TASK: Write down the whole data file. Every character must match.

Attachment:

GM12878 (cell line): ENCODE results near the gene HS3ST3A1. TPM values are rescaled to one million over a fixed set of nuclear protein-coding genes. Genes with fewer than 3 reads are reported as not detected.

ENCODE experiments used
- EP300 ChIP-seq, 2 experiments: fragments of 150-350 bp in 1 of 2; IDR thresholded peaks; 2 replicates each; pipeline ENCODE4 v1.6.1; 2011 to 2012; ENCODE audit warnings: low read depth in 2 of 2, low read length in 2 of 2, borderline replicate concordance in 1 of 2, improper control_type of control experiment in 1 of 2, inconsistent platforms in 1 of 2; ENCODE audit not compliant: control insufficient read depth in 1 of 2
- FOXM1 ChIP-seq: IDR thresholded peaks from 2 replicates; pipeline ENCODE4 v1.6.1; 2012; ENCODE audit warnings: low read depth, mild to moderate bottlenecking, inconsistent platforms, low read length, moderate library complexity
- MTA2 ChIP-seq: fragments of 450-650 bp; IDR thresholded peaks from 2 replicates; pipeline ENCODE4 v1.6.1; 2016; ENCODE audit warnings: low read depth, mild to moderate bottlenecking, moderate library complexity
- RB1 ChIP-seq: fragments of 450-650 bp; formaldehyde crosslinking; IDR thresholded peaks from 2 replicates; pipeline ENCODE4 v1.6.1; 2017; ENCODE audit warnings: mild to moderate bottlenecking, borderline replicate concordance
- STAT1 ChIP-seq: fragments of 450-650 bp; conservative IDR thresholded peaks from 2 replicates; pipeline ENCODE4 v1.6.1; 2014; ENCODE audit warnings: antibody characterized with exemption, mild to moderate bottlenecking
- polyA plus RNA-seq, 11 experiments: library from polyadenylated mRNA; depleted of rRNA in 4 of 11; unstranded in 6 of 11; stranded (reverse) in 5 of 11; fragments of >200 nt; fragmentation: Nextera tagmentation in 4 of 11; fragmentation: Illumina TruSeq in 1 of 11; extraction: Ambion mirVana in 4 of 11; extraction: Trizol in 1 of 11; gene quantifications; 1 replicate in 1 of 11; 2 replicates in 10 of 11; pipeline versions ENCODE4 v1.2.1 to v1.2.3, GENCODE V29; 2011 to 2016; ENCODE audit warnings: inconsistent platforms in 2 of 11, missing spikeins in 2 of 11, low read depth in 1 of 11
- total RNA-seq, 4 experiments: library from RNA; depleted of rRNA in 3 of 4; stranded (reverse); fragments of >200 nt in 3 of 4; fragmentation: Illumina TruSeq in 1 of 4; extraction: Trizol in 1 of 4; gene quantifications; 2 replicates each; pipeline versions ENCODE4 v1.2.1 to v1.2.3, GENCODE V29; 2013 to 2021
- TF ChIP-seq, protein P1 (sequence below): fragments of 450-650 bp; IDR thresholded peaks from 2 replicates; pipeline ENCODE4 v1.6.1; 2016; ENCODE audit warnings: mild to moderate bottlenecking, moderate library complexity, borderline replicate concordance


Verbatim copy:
GM12878 (cell line): ENCODE results near the gene HS3ST3A1. TPM values are rescaled to one million over a fixed set of nuclear protein-coding genes. Genes with fewer than 3 reads are reported as not detected.

ENCODE experiments used
- EP300 ChIP-seq, 2 experiments: fragments of 150-350 bp in 1 of 2; IDR thresholded peaks; 2 replicates each; pipeline ENCODE4 v1.6.1; 2011 to 2012; ENCODE audit warnings: low read depth in 2 of 2, low read length in 2 of 2, borderline replicate concordance in 1 of 2, improper control_type of control experiment in 1 of 2, inconsistent platforms in 1 of 2; ENCODE audit not compliant: control insufficient read depth in 1 of 2
- FOXM1 ChIP-seq: IDR thresholded peaks from 2 replicates; pipeline ENCODE4 v1.6.1; 2012; ENCODE audit warnings: low read depth, mild to moderate bottlenecking, inconsistent platforms, low read length, moderate library complexity
- MTA2 ChIP-seq: fragments of 450-650 bp; IDR thresholded peaks from 2 replicates; pipeline ENCODE4 v1.6.1; 2016; ENCODE audit warnings: low read depth, mild to moderate bottlenecking, moderate library complexity
- RB1 ChIP-seq: fragments of 450-650 bp; formaldehyde crosslinking; IDR thresholded peaks from 2 replicates; pipeline ENCODE4 v1.6.1; 2017; ENCODE audit warnings: mild to moderate bottlenecking, borderline replicate concordance
- STAT1 ChIP-seq: fragments of 450-650 bp; conservative IDR thresholded peaks from 2 replicates; pipeline ENCODE4 v1.6.1; 2014; ENCODE audit warnings: antibody characterized with exemption, mild to moderate bottlenecking
- polyA plus RNA-seq, 11 experiments: library from polyadenylated mRNA; depleted of rRNA in 4 of 11; unstranded in 6 of 11; stranded (reverse) in 5 of 11; fragments of >200 nt; fragmentation: Nextera tagmentation in 4 of 11; fragmentation: Illumina TruSeq in 1 of 11; extraction: Ambion mirVana in 4 of 11; extraction: Trizol in 1 of 11; gene quantifications; 1 replicate in 1 of 11; 2 replicates in 10 of 11; pipeline versions ENCODE4 v1.2.1 to v1.2.3, GENCODE V29; 2011 to 2016; ENCODE audit warnings: inconsistent platforms in 2 of 11, missing spikeins in 2 of 11, low read depth in 1 of 11
- total RNA-seq, 4 experiments: library from RNA; depleted of rRNA in 3 of 4; stranded (reverse); fragments of >200 nt in 3 of 4; fragmentation: Illumina TruSeq in 1 of 4; extraction: Trizol in 1 of 4; gene quantifications; 2 replicates each; pipeline versions ENCODE4 v1.2.1 to v1.2.3, GENCODE V29; 2013 to 2021
- TF ChIP-seq, protein P1 (sequence below): fragments of 450-650 bp; IDR thresholded peaks from 2 replicates; pipeline ENCODE4 v1.6.1; 2016; ENCODE audit warnings: mild to moderate bottlenecking, moderate library complexity, borderline replicate concordance